The Grand Canyon Reader
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This superb anthology brings together some of the most powerful and compelling writing about the Grand Canyon—stories, essays, and poems written across five centuries by people inhabiting, surviving, and attempting to understand what one explorer called the "Great Unknown." The Grand Canyon Reader includes traditional stories from native tribes, reports by explorers, journals by early tourists, and contemporary essays and stories by such beloved writers as John McPhee, Ann Zwinger, Edward Abbey, Terry Tempest Williams, Barry Lopez, Linda Hogan, and Craig Childs. Lively tales written by unschooled river runners, unabashedly popular fiction, and memoirs stand alongside finely crafted literary works to represent full range of human experience in this wild, daunting, and inspiring landscape.
Praise For The Grand Canyon Reader…
“The stories tell of the delight and wonder that is the Grand Canyon. . . . The timelessness of the canyon means that the excitement continues . . . and ‘The Grand Canyon Reader’ takes us along for the ride.”
— Julie Cart
“Word of warning: Reading the essays in this book will make you want to drop everything and traverse the Grand Canyon, rim-to-rim, if only to avoid the tourists hovering. But, with offerings from the likes of John McPhee, Barry Lopez, Wallace Stegner and that curmudgeon Edward Abbey, it also makes you think.”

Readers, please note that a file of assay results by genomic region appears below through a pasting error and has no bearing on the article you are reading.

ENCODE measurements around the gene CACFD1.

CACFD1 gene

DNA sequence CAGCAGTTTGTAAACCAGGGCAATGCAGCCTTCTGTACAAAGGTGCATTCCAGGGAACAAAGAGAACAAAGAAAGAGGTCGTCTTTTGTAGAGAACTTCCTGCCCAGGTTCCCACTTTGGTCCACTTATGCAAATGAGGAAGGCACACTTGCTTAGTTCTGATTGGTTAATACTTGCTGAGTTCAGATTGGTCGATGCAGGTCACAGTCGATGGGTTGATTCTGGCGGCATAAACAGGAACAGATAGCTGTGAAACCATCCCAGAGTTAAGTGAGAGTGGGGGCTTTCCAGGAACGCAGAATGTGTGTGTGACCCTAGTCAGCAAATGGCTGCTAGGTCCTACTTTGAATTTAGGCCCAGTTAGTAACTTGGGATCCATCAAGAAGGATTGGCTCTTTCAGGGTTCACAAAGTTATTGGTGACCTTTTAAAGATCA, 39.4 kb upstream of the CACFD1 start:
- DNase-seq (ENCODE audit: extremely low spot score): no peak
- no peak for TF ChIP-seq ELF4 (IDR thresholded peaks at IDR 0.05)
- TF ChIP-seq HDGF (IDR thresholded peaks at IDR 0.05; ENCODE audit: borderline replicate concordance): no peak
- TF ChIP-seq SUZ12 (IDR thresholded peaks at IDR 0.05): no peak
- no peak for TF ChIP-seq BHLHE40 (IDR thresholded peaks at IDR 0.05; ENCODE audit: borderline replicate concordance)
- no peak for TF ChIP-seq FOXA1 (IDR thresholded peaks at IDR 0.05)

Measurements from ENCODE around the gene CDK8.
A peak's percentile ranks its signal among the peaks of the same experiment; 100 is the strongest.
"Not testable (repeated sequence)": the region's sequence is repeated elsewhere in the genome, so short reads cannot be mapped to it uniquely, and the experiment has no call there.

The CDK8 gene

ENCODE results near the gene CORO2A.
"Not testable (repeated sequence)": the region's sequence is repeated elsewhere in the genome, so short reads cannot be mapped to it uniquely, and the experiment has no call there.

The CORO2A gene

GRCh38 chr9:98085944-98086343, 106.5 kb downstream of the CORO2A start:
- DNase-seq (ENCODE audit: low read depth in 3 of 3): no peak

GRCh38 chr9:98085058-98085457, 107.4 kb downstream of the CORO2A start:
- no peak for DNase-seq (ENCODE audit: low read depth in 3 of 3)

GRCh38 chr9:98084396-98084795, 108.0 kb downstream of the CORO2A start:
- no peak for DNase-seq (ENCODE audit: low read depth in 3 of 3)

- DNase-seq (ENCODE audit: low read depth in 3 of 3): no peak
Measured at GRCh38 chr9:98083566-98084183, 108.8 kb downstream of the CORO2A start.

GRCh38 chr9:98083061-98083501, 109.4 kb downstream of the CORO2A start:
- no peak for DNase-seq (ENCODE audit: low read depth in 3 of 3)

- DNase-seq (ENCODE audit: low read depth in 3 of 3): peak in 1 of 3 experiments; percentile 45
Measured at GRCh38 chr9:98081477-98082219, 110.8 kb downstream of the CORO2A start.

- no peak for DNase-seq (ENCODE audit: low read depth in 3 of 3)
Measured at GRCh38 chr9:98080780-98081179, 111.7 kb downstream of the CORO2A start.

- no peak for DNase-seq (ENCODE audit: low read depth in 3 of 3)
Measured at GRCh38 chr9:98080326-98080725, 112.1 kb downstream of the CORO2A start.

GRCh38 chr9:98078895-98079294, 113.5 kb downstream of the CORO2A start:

— Sam McManis
“A great new compilation of short stories, essays, and poetry regaling the Grand Canyon. . . . Mr. Newman has pulled together in one book a rich collection of stories that bring to life the river and its surrounding canyon, and keeps it alive.”
— Kurt Repanshek
“I recommend The Grand Canyon Reader quite enthusiastically.”
— Ann Ronald University of Nevada, Reno
University of California Press, 9780520270794, 264pp.
Publication Date: October 24, 2011
About the Author
Lance Newman, Professor of English at Westminster College, has worked as a Grand Canyon river guide for twenty years. He is the author of Our Common Dwelling: Henry Thoreau, Transcendentalism, and the Class Politics of Nature as well as two chapbooks of poems, 3by3by3 and Come Kanab: A Little Red Songbook.